In a sense, the first decision on mobile a retail chain needs to make is the cellphone's equivalent of the age-old buy-versus-build debate. Do you take your full-fledged E-Commerce site and strip out almost all of the images and the most sophisticated functionality until it's barely one step ahead of pure ASCII? Or do you add an extensive layer—most likely outsourced—that tries to interpret and translate queries and responses from your full Web site into something a smartphone can handle?
Both have their downsides. The ultra-stripped-down approach will likely eliminate some of the most powerful conversion tools (comments, advanced search and specification comparisons, demos, etc.) and the translation approach will need to be redone frequently, to coincide with changes in mobile OSs and hardware in addition to changes in your own site's functionality.
Sears opted for the "buy" versus "build" option and went for the translation tactic. Ravi Acharya, a director of E-Commerce at Sears Holdings, said the move "wasn't a very large investment," set the company back something in the "couple of hundred thousand dollar range" and took about three months to develop, test and deploy.
Sears' mobile offering should work on any smartphone, but the concentration of the market today makes the plethora of phones almost irrelevant. "The top 10 phones are where 99 percent of our (mobile) sales are coming from," Acharya said.
ABI Research on Thursday (Nov. 13) released its latest smartphone stats and saw a huge increase coming for such devices, "with highly capable Internet browsers on smartphones expanding from 130 million in 2008 to 530 million by 2013."
Sears' Acharya said that "there's this server layer that pretends it's an actual user sitting there." It appeared to be taking the queries from the mobile device and translating the back-and-forth with the Sears' E-Commerce servers.
One interesting Sears2Go feature is a mobile version of buy-online-pick-up-in-store, except that the traditional E-mail notification for the PC becomes an SMS alert for the phone.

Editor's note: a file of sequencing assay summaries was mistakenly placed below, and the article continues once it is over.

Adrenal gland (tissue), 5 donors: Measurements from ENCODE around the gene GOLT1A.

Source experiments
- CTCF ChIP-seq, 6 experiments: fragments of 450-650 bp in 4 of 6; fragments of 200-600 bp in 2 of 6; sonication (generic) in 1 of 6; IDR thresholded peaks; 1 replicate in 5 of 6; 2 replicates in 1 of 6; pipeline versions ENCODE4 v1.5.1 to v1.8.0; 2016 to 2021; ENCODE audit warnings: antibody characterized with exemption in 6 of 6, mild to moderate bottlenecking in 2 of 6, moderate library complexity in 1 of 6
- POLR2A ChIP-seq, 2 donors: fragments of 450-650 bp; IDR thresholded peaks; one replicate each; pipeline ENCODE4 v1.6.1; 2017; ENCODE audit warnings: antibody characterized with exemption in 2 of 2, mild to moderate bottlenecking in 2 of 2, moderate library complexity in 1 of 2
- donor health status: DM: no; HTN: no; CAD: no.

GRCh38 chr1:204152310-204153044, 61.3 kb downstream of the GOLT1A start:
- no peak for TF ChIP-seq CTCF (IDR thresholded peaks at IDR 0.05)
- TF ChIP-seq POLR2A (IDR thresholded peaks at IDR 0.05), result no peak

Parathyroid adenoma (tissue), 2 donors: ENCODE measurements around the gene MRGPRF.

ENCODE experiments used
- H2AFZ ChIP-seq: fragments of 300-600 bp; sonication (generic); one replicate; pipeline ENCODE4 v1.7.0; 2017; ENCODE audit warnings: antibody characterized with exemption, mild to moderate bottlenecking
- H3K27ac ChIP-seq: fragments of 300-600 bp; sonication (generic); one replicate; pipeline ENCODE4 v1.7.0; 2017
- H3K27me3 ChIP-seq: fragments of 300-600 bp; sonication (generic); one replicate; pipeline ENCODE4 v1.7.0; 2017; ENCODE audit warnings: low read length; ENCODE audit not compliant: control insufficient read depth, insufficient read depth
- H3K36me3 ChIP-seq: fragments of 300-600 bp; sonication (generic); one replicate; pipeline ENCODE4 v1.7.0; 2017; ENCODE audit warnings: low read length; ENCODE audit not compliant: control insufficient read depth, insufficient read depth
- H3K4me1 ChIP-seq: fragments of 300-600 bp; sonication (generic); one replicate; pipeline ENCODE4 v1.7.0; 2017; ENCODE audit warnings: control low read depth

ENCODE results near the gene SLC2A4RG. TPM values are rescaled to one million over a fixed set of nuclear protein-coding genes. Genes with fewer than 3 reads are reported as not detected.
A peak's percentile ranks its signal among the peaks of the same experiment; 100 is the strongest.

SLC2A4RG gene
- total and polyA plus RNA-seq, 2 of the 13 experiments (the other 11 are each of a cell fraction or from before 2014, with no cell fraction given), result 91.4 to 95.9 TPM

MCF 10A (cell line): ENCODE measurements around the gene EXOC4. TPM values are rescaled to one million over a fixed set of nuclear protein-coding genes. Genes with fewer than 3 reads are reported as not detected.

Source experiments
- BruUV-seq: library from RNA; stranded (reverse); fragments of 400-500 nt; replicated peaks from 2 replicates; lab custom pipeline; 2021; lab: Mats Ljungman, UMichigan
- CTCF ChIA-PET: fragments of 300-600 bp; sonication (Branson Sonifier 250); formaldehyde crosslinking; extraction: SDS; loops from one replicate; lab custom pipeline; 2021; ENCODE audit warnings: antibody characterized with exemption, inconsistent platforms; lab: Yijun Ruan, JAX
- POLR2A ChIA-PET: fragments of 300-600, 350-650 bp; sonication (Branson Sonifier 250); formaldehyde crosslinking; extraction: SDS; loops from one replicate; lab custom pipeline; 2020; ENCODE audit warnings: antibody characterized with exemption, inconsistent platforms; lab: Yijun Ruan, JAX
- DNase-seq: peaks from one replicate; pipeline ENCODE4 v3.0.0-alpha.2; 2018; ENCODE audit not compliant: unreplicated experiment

The key goal, said Acharya, was "the simplicity of use. We want (consumers) to be able to come in and get out pretty fast. We've been stripping out all of the fancy stuff." Among items to go: PDF downloads, product recommendation details and product manuals.
The current site has a very clean look, but it's not necessarily that optimized for mobile. For example, a search for dryers invites the mobile visitor to download a 6-MByte PDF. Heaven help the consumer who tries to do that and maneuver the PDF on a typical PDA. PDA viewing, Acharya said, can be challenging even on the PDA with the best interface: the iPhone.
M-Commerce is just one part of Sears' aggressive mobile strategy. Back in January, it was the first U.S. retailer to trial 2-D barcodes, an effort that didn't deliver the hoped-for results but was still a good learning experience, Acharya said. "Our key learning: customers were not fully caught up with that yet."
Part of the problem—beyond consumers having trouble positioning the barcode properly enough for the application to function—was that the software had to be downloaded to each phone by the consumer. With some efforts to have phones shipped with barcode scanning software—Acharya said Scanbuy has a deal with Samsung in the works to ship Samsung phones with the 2-D barcode apps preloaded—he's hopeful for the future of 2-D barcodes. He also describes 2-D alternative near-field communication (NFC) as being of strong interest. "NFC is one of the key things for later next year," Acharya said.
The Sears mobile team is also exploring geo-based applications ("but there's always the privacy issues") as well as digital coupons. With digital coupons, there are more hard choices. Those coupons can be scanned right off of the screen, a move that is easier for associates but can be difficult given the restraints of the glass on some phone models. The associate keying in the numbers after looking at the phone is a less fancy, less efficient, but more reliable method.